By November, the men of the 70th had still not met the enemy in combat. Camped on the Maryland side of the Potomac, Croft writes on November 15 that "The river is about two miles wide, but on a calm day, we can hear them (the Rebels) working, very plain . . . Day before yesterday the wind blew very strong from the Virginia shore." A note was delivered to Gen. Daniel Sickles "inviting him (Sickles) to meet them with his Brigade, man to man and steel to steel, if he wished to see another Bull Run affair."

    In a letter dated January 18, 1862, Croft makes mention of the tensions with England after the so-called Trent affair two months earlier, following the capture of two Confederate diplomats - James Mason and John Slidell - who were bound for England and France aboard a British mail ship. He states, in part: "The affairs with England seems to be quietly settling down. Capt. Wilks took Mason & Slidell from a British ship, and when in a British channel, Capt. Wilks done wrong. But the Government sanctioned it . . . Thus we struted [sic] insolently into a war, and backed out without honor, for the first time in our history, the American Eagle has been made to cower before the British Lion."

    The regiment had their first real taste of combat at the Battle of Williamsburg [May 5, 1862] and, in a letter dated May 26, Croft laments the loss of their captain. They were active during the Battle of Fredericksburg and, writing from near the site of their defeat one week later, says: "The approaching hollidays [sic] will be gloomy to many thousands, more than they would have been, had this very foolish attack on the enemy at this point not have been made. Any man possessed of good sense and a good spy glass could have satisfied himself in a very short time that the enemies position was to[o] strong to be taken by storm. It cost many a brave fellow life, made many widow and orphans, & proved a disaster."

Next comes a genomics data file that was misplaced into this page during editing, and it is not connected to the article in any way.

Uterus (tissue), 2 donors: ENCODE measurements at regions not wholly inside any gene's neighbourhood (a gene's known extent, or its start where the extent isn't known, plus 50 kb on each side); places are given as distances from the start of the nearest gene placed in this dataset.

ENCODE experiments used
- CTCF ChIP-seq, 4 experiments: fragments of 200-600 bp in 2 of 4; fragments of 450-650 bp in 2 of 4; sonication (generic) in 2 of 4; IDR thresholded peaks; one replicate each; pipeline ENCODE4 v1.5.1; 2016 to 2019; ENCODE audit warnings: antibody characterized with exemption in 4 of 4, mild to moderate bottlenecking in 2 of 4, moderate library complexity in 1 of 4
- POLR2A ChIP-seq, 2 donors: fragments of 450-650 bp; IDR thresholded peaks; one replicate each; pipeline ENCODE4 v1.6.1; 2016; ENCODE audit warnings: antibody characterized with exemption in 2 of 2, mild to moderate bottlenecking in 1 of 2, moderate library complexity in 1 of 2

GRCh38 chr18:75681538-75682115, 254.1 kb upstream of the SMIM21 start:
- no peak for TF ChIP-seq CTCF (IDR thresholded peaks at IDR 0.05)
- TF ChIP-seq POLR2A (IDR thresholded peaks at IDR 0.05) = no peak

The regiment next found themselves engaged at Chancellorsville, which he mentions briefly in a letter dated June 8 while musing on what direction Gen. Hooker plans to take the Army of the Potomac, stating: "You [his sister] will remember that while the battle of Chancellorsville was progressing, a body of our cavaly [sic] made a curent [sic] of the rebel army and captured prisoners, within the fortifications of Richmond, so that it is not an impossibility for Hooker to get in richmond &c." Less than one month later, on the second day of combat, Samuel Croft lost his life at the Battle of Gettysburg.

    Many of the letters are written on patriotic stationery, including one letter, dated January 4, 1862, written on "First Regiment, Excelsior Brigade" letterhead. The documents show the usual toning with some staining. Several letters show separation of the folds with repairs done using clear tape.

    Auction Info

    Auction Dates
    June, 2015
    12th-13th Friday-Saturday